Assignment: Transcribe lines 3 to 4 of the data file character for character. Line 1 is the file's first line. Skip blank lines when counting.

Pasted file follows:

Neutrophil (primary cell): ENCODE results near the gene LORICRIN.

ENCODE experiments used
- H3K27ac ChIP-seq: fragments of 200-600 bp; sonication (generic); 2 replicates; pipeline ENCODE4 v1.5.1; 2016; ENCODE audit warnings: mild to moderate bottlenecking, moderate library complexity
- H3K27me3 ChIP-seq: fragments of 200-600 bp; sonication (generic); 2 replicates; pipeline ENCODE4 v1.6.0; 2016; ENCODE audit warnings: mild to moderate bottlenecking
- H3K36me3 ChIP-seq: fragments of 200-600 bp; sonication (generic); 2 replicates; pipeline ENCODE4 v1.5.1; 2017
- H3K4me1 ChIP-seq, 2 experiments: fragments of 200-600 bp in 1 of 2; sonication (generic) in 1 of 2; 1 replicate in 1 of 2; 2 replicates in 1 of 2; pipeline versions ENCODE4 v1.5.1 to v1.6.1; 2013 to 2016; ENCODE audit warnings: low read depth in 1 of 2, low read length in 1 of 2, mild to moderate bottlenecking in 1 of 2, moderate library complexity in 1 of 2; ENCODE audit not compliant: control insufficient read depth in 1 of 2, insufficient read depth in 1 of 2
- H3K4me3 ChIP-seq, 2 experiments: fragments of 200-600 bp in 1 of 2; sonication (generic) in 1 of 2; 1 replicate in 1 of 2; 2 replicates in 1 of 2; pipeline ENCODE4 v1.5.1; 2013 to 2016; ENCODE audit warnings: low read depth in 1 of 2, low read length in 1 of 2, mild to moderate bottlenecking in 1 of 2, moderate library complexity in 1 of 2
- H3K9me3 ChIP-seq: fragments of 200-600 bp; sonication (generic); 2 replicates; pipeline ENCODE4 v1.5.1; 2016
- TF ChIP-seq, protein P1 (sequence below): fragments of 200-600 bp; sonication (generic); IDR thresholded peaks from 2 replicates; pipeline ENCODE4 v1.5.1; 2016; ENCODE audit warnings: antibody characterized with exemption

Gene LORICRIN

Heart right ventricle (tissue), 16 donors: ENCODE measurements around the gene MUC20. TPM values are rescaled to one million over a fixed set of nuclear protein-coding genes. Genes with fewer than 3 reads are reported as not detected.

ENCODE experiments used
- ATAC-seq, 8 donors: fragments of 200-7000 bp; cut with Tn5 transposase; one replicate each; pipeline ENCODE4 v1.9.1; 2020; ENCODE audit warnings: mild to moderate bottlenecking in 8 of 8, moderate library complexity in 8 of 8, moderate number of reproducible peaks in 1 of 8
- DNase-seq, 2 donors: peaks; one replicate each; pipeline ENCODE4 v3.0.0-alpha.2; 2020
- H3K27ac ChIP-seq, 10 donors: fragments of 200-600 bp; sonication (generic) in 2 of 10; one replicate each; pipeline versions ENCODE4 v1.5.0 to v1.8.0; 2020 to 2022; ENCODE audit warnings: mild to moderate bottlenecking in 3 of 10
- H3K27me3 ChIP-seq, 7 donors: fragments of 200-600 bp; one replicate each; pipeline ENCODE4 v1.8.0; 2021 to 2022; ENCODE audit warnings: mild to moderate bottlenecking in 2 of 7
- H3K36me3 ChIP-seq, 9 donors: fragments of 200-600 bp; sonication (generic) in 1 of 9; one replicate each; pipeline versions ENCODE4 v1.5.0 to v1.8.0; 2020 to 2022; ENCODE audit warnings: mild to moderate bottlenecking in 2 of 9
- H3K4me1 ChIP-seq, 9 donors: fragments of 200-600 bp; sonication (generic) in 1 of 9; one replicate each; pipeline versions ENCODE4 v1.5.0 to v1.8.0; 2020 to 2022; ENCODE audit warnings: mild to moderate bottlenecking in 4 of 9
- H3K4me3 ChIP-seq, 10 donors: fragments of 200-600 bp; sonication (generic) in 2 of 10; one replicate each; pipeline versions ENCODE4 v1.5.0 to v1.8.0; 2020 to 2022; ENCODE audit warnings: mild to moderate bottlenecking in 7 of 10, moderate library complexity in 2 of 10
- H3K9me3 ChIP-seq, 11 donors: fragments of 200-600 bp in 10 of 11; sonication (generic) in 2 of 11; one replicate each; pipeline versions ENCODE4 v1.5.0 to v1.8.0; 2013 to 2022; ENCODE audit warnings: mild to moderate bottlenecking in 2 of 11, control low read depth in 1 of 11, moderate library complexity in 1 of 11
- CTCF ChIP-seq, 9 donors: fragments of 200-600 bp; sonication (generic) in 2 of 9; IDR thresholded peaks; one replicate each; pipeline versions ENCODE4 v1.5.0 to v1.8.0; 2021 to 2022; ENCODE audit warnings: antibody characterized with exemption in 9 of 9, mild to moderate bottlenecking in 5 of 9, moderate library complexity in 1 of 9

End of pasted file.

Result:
- H3K27ac ChIP-seq: fragments of 200-600 bp; sonication (generic); 2 replicates; pipeline ENCODE4 v1.5.1; 2016; ENCODE audit warnings: mild to moderate bottlenecking, moderate library complexity
- H3K27me3 ChIP-seq: fragments of 200-600 bp; sonication (generic); 2 replicates; pipeline ENCODE4 v1.6.0; 2016; ENCODE audit warnings: mild to moderate bottlenecking